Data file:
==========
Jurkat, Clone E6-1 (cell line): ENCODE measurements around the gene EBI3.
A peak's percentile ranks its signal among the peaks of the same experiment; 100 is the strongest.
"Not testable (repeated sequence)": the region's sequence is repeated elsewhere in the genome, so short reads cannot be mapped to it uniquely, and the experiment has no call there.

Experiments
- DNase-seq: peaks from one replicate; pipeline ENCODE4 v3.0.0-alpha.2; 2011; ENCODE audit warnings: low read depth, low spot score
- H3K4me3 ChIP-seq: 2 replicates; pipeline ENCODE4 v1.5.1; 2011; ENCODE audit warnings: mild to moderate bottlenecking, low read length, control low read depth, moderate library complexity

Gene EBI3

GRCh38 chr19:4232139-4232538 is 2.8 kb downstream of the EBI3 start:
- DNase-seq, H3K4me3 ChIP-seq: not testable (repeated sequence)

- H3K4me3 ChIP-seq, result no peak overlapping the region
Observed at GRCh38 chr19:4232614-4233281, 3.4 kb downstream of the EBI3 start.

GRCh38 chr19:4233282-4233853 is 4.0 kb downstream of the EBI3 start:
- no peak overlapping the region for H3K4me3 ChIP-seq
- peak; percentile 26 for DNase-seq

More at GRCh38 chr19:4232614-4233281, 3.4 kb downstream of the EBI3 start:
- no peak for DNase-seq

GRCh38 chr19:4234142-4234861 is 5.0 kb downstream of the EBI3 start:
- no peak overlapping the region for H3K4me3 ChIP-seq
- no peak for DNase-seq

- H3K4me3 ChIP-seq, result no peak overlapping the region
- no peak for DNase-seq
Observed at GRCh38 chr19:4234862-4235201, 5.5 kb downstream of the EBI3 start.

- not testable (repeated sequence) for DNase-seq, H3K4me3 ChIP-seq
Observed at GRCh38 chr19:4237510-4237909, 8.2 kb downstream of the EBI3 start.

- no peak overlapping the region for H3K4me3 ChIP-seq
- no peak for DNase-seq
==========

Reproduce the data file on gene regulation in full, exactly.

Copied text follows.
Jurkat, Clone E6-1 (cell line): ENCODE measurements around the gene EBI3.
A peak's percentile ranks its signal among the peaks of the same experiment; 100 is the strongest.
"Not testable (repeated sequence)": the region's sequence is repeated elsewhere in the genome, so short reads cannot be mapped to it uniquely, and the experiment has no call there.

Experiments
- DNase-seq: peaks from one replicate; pipeline ENCODE4 v3.0.0-alpha.2; 2011; ENCODE audit warnings: low read depth, low spot score
- H3K4me3 ChIP-seq: 2 replicates; pipeline ENCODE4 v1.5.1; 2011; ENCODE audit warnings: mild to moderate bottlenecking, low read length, control low read depth, moderate library complexity

Gene EBI3

GRCh38 chr19:4232139-4232538 is 2.8 kb downstream of the EBI3 start:
- DNase-seq, H3K4me3 ChIP-seq: not testable (repeated sequence)

- H3K4me3 ChIP-seq, result no peak overlapping the region
Observed at GRCh38 chr19:4232614-4233281, 3.4 kb downstream of the EBI3 start.

GRCh38 chr19:4233282-4233853 is 4.0 kb downstream of the EBI3 start:
- no peak overlapping the region for H3K4me3 ChIP-seq
- peak; percentile 26 for DNase-seq

More at GRCh38 chr19:4232614-4233281, 3.4 kb downstream of the EBI3 start:
- no peak for DNase-seq

GRCh38 chr19:4234142-4234861 is 5.0 kb downstream of the EBI3 start:
- no peak overlapping the region for H3K4me3 ChIP-seq
- no peak for DNase-seq

- H3K4me3 ChIP-seq, result no peak overlapping the region
- no peak for DNase-seq
Observed at GRCh38 chr19:4234862-4235201, 5.5 kb downstream of the EBI3 start.

- not testable (repeated sequence) for DNase-seq, H3K4me3 ChIP-seq
Observed at GRCh38 chr19:4237510-4237909, 8.2 kb downstream of the EBI3 start.

- no peak overlapping the region for H3K4me3 ChIP-seq
- no peak for DNase-seq